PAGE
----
Who wins the world?
Consider a world
W where there are many
xs (such that
x ∈ X). In this experiment, we define the winner of the game as having the maximum
M value (think of it to stand for "money", perhaps), i.e. more formally,
x(i) is the winner at some time
max(M(x0,t), M(x1,t), M(x2,t), ... ,M(xi,t), ...) == M(x(i),t).
x can utilise some strategy
S(x,M) to increase their
M value between
M(x,t+1) = S(x,M(x,t)) such that
M(x,t+1) > M(x,t).
(2) Since this is an unfair experiment, each
x has a different initial
M value, i.e.
M(x=x(i),t=0) != M(x=x(j),t=0). In some extreme cases there could, of course, be a very large difference,
M(x=x(k),t=0) >>> M(x=x(q),t=0).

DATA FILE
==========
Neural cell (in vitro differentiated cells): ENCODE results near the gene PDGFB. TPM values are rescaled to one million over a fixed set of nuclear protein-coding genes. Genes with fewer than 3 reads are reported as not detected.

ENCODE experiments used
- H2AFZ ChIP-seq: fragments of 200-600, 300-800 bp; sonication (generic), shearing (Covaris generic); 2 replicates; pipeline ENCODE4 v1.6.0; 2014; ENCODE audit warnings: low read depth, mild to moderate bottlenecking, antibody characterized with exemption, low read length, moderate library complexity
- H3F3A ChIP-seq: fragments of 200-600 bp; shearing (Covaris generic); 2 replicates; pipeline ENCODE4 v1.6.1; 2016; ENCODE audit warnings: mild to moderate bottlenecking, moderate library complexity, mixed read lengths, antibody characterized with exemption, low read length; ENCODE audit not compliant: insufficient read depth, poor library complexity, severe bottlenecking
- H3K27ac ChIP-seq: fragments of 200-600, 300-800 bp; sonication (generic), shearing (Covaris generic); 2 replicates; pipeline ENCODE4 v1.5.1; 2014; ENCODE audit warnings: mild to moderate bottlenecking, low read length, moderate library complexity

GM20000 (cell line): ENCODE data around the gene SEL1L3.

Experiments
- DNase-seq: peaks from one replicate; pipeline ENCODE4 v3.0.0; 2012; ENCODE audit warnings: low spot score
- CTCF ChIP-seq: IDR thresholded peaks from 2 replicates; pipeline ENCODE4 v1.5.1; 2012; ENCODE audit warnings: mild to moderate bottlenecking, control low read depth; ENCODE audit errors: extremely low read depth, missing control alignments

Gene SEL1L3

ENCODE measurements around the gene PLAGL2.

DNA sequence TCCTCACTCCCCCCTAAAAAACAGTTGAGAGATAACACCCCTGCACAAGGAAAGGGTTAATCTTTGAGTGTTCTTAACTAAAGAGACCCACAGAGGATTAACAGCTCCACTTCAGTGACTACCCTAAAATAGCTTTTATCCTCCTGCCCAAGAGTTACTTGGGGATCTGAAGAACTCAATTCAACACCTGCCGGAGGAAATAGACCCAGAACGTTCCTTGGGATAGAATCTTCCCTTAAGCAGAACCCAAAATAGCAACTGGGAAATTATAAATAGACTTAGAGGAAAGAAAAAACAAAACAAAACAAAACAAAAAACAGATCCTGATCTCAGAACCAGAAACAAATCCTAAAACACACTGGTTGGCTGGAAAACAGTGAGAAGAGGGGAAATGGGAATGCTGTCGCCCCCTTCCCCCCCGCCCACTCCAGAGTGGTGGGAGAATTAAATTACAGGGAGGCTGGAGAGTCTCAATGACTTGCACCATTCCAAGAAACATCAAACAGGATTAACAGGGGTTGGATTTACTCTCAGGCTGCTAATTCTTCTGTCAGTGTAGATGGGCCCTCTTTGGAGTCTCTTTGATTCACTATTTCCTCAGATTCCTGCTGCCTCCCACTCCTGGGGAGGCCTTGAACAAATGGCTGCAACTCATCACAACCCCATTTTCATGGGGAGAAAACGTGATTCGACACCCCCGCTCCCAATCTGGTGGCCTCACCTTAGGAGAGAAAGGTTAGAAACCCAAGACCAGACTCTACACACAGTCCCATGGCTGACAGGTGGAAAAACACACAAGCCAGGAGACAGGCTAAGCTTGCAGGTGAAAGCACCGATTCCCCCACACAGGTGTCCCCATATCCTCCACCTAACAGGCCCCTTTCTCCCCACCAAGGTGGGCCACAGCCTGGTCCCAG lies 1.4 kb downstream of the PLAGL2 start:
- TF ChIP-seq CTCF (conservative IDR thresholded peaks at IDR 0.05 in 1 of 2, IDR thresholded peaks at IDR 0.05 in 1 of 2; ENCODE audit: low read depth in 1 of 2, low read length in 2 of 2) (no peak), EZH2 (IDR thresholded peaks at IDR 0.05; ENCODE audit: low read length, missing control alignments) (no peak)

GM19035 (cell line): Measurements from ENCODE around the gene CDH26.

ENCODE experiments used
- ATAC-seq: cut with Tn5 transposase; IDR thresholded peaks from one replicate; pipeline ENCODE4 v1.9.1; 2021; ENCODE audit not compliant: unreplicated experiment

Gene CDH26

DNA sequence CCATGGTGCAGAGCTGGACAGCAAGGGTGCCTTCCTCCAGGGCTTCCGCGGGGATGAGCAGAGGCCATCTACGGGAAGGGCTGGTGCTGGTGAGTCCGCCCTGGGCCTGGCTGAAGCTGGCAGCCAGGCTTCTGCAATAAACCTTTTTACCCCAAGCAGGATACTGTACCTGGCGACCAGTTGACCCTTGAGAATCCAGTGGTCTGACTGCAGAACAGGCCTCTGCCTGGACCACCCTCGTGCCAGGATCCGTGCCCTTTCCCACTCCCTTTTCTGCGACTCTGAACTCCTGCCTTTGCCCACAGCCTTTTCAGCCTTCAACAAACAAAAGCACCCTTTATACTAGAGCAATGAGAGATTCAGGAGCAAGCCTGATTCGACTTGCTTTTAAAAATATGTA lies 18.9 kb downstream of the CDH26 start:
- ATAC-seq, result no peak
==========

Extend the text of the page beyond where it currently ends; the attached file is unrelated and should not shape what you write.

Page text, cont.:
x=x(i)'s strategy function
S(x(i),M(x(i),t)) at some time
t may or may not have adverserial affect on another
x=x(j)'s strategy function
x(j) must know that their strategies can adverserially affect each other to one's benefit and the other's decline.
The question then that this thought experiment proposes is this -- is only the knowledge of the above three statements enough to win the game in world
W (i.e. to pick the best strategy
S in each epoch t, t+1, t+2 ...)?
If you wish to contribute to develop this thought experiment further, write to [email protected].